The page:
As I understand it, Larry Reid and his fellow Cinematics had left their Glasgow homes to live and record a third album in Berlin. Instead, the band broke up and Larry was left in Berlin, working as a DJ, and without a band. He started writing material for an album, informed by the isolation and loneliness inherent in being far from home, without his band, and not speaking German. Apparently he considered scrapping the project at various points, but he eventually became persuaded that recording and releasing it was the right approach. Good decision, Larry. Good decision.
Recorded and released under the name Laurence and the Slab Boys, Lo-Fi Disgrace is a noisy, fuzz and feeback-laden brand of dream pop, with a few hard edges musically and plenty of hard-edged emotions lyrically. For me, it is one of the brooding highlights of the year so far. There is no major label involved, so it is the album Larry and his collaborators wanted to make, made to please them and not some A&R guy's image of what would sell.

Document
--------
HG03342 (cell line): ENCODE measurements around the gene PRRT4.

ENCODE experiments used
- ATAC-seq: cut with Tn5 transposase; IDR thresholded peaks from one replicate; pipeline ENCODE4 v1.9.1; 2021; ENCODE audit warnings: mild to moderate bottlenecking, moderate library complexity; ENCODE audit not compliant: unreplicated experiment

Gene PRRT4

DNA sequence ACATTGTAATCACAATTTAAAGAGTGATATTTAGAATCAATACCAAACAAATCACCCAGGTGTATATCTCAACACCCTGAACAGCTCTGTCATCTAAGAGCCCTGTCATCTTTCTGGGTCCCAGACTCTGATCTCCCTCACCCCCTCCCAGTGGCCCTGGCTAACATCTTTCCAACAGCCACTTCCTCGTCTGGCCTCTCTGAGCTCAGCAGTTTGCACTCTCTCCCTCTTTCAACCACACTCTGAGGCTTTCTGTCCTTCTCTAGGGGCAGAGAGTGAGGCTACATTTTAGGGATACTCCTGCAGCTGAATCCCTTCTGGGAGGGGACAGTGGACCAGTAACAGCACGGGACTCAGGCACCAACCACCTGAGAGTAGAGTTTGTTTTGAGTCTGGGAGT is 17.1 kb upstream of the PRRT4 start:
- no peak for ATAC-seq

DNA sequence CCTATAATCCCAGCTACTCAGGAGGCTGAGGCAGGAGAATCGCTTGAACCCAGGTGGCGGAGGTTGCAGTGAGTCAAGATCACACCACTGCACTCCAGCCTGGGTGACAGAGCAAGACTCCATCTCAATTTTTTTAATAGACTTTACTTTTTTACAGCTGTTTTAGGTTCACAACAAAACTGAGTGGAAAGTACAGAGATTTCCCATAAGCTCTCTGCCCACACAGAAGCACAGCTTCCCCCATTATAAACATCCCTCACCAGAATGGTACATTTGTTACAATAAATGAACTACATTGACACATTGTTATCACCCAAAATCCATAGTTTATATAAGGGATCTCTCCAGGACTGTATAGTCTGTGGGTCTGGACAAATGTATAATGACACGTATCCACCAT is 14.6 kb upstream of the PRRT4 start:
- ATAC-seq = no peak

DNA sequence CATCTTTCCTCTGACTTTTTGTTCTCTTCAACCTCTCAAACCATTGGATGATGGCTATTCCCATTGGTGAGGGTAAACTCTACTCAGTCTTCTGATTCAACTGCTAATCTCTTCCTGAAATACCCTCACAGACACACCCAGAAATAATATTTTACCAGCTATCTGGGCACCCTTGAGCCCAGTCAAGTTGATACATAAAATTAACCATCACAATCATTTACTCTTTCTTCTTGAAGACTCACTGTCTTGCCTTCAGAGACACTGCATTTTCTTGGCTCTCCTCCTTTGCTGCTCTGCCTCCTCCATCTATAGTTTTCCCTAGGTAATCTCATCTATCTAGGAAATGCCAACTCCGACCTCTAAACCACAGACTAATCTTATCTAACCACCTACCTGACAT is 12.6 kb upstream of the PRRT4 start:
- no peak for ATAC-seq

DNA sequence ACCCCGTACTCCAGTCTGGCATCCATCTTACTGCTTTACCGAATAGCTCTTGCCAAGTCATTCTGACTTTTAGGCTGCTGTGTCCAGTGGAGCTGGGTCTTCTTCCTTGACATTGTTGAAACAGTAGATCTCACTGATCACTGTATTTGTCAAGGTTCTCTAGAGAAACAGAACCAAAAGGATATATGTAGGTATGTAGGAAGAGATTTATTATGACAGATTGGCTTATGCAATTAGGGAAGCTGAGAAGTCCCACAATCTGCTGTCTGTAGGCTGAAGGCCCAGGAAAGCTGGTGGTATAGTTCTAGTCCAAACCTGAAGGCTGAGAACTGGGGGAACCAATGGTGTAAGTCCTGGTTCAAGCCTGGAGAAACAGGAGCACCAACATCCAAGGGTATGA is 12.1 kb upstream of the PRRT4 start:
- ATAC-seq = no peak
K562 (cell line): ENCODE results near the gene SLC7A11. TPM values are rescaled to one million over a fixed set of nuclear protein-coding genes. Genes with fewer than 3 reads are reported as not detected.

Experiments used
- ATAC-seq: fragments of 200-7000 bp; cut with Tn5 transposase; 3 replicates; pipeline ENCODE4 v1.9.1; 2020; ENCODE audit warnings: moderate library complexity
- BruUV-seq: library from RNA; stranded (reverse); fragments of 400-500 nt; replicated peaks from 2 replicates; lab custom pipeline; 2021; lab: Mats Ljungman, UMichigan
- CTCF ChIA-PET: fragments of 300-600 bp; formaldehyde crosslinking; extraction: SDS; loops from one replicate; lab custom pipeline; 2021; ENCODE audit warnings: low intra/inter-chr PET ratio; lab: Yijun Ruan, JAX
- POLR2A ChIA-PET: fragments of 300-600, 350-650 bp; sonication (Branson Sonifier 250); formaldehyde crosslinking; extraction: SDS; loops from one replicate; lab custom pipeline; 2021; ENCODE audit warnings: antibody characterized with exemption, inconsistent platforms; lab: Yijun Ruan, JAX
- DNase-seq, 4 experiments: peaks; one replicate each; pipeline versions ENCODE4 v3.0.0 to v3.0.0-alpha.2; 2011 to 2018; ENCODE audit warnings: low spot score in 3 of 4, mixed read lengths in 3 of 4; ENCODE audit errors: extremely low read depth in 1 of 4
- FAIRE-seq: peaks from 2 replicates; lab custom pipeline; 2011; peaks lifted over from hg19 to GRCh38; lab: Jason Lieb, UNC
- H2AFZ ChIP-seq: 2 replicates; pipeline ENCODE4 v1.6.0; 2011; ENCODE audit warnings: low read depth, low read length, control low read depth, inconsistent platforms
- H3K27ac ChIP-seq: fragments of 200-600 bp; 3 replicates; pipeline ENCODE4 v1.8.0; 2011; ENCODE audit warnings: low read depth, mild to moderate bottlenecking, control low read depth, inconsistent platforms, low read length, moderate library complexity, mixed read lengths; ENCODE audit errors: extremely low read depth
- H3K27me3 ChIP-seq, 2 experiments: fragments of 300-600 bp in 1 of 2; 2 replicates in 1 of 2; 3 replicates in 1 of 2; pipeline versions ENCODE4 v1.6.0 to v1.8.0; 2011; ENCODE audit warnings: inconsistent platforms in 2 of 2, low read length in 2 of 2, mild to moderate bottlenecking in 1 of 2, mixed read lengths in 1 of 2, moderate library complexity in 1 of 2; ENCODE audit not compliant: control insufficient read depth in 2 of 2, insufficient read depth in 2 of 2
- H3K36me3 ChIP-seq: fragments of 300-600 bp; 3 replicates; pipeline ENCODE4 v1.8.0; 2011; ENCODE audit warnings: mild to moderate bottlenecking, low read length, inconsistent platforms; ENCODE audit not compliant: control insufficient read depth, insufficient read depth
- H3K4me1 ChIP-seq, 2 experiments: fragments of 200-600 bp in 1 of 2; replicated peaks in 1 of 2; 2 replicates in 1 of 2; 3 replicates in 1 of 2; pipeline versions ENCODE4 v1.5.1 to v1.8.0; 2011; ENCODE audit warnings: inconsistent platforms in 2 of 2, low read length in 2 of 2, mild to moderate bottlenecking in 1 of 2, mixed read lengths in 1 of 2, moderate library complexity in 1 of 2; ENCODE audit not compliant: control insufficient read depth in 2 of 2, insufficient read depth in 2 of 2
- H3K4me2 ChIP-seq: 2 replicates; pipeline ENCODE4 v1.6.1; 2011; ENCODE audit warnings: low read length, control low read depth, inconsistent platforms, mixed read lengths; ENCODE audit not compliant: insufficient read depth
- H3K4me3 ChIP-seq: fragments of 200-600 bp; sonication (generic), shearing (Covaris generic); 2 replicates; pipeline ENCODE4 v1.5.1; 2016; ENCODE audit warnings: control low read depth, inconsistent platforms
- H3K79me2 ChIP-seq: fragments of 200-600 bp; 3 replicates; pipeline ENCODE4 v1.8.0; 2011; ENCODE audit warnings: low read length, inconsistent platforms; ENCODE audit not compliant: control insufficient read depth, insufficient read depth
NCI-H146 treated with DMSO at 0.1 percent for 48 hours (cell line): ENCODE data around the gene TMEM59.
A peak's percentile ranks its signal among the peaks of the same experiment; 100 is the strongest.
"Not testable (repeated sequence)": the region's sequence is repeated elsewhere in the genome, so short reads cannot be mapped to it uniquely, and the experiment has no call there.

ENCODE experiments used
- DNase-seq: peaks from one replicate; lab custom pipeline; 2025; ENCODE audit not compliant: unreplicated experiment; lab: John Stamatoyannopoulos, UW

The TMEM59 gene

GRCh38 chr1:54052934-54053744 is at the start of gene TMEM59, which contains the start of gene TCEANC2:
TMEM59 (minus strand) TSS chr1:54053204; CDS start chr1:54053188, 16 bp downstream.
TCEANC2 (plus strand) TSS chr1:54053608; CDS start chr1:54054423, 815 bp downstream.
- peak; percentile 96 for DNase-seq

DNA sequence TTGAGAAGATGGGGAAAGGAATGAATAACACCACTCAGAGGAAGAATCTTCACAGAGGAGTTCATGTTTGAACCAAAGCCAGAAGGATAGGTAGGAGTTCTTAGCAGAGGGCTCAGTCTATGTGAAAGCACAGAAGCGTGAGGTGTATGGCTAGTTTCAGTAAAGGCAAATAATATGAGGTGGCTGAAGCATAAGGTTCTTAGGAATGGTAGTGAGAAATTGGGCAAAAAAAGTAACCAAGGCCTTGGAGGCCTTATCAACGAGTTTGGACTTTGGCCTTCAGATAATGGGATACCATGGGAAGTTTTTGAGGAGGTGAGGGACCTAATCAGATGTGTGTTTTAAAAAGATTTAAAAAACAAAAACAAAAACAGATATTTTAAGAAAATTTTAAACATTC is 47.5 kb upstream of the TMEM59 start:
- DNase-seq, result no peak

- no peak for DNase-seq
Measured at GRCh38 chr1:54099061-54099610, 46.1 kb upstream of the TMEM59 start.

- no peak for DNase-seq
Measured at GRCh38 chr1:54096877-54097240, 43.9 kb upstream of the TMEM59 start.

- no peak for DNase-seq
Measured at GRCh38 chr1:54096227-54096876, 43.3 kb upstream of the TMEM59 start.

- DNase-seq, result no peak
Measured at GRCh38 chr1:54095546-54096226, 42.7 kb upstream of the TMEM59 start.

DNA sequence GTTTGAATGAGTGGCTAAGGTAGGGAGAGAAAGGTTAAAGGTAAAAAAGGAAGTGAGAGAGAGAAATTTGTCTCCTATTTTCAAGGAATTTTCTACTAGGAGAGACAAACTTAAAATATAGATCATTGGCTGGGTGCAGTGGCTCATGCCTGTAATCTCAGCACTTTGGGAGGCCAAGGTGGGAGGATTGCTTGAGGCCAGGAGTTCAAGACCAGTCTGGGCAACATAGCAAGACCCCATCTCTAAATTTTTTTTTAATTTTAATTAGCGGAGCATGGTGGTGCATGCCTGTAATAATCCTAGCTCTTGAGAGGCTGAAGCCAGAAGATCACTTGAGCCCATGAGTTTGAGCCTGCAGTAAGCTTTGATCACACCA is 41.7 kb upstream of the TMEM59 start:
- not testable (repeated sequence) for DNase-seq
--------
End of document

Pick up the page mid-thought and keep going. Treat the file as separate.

Perhaps the best introduction for the reader is the second track, "Mushroom", which is the first single from the album. Here is a live version.
One of the most distinctive features of Lo-Fi Disgrace is the vocal performance of Reid. While his vocals are soft, and not overly-emphasized in the mix, they command the proceedings by virtue his raw, baritone delivery (reminding this listener of Ian Curtis and, at times, Peter Murphy) and emotional content. For me, his best vocal performance is in the third track, a story of dying love for which Reid's underplayed delivery beautifully underscores the hopelessness of the dying relationship, and highlights the key phrase "I would not do for diamonds, what you have done for free". Apparently the song also gives name to the album, through the lyric "you killed it in haste, like some lo-fi disgrace". Here is Do For Diamonds --
The album was recorded in Berlin and Manchester. The label is Grumpy Records. In addition to Reid, the band includes Josh Brady, Matt Smithson and Lee Walsh. The group takes its name from a trilogy of plays written by Scottish playwright John Byrne and set in Paisley, the town in which Reid was born.
Twitter ( @theslabboys )